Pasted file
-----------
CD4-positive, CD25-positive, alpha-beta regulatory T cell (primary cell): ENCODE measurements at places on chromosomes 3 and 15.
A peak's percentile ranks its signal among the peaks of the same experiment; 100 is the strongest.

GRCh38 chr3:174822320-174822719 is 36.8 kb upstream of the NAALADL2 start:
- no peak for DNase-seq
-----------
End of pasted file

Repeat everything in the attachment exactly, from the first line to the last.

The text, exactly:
CD4-positive, CD25-positive, alpha-beta regulatory T cell (primary cell): ENCODE measurements at places on chromosomes 3 and 15.
A peak's percentile ranks its signal among the peaks of the same experiment; 100 is the strongest.

GRCh38 chr3:174822320-174822719 is 36.8 kb upstream of the NAALADL2 start:
- no peak for DNase-seq